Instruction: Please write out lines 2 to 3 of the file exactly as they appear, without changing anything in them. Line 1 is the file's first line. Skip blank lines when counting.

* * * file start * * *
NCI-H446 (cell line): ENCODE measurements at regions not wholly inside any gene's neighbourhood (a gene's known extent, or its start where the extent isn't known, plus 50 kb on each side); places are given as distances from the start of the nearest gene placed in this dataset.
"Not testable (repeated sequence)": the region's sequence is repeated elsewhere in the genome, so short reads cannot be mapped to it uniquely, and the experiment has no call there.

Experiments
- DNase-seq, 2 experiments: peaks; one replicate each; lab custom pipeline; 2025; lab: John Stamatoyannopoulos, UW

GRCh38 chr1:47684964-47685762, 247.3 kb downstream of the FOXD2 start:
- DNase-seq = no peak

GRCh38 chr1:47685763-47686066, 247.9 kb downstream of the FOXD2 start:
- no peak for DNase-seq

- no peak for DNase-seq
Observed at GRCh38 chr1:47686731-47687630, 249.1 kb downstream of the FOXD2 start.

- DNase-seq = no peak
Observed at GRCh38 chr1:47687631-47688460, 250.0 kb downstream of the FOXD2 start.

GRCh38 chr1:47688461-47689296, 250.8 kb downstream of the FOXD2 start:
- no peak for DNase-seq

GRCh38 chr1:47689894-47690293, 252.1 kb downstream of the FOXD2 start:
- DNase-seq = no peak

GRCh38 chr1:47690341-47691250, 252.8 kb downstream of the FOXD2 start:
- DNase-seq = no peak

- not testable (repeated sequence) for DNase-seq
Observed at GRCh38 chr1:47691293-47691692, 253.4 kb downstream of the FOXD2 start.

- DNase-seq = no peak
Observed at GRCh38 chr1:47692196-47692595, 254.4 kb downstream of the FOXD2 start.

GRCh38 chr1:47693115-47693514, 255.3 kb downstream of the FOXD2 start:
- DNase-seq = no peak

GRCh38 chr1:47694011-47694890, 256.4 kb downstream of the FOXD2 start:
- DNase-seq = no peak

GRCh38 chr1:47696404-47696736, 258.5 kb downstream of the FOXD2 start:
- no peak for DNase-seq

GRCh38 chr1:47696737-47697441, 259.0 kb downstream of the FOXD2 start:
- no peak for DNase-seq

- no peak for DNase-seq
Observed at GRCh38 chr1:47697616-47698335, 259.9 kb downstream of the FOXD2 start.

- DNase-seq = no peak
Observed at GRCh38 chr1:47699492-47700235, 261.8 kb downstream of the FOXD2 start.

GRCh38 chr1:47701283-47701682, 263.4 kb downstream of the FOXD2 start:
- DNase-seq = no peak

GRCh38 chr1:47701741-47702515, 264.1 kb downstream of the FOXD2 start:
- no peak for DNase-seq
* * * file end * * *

"Not testable (repeated sequence)": the region's sequence is repeated elsewhere in the genome, so short reads cannot be mapped to it uniquely, and the experiment has no call there.

Experiments